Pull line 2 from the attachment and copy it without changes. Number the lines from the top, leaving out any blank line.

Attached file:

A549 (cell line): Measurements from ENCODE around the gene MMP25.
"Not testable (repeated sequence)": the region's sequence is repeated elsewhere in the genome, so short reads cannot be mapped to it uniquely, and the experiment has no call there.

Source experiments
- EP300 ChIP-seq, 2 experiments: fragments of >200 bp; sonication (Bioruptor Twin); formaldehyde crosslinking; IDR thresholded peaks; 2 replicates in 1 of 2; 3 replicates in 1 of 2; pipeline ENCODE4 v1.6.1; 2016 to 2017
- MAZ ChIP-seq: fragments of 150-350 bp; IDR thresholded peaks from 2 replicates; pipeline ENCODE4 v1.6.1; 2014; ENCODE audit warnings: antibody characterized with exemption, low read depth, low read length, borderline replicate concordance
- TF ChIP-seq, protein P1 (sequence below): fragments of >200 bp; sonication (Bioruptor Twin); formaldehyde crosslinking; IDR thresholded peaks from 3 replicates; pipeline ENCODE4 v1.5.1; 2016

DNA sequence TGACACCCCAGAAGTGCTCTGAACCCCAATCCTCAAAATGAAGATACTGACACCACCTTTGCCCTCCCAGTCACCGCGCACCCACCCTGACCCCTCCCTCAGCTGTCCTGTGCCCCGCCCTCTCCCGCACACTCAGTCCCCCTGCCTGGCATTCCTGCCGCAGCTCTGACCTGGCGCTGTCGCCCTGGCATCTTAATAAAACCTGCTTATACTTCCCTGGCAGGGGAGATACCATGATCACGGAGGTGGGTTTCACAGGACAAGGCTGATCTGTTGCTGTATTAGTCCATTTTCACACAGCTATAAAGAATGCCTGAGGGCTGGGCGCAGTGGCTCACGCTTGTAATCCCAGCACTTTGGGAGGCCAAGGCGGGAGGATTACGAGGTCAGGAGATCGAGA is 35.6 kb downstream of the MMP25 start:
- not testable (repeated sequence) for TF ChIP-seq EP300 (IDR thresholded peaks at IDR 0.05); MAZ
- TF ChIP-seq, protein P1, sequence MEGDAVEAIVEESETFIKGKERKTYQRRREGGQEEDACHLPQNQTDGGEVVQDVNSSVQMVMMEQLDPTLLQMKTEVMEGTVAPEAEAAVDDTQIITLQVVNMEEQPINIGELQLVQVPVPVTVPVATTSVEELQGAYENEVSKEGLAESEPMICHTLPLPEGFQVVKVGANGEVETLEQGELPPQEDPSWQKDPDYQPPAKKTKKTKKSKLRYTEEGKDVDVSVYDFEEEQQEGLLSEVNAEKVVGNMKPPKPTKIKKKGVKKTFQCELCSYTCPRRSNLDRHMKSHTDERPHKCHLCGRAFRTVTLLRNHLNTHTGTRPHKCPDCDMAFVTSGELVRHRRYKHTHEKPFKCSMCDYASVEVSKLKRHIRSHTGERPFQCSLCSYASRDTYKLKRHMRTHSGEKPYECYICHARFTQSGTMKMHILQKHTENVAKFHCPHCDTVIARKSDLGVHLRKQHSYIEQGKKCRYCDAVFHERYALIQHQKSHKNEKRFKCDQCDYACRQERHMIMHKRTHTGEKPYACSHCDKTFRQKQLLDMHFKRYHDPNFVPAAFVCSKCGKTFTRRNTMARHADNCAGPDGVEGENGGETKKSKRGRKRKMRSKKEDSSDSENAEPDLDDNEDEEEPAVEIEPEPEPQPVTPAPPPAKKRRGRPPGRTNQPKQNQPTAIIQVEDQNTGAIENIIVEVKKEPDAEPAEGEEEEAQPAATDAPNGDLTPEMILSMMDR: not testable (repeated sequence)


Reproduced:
"Not testable (repeated sequence)": the region's sequence is repeated elsewhere in the genome, so short reads cannot be mapped to it uniquely, and the experiment has no call there.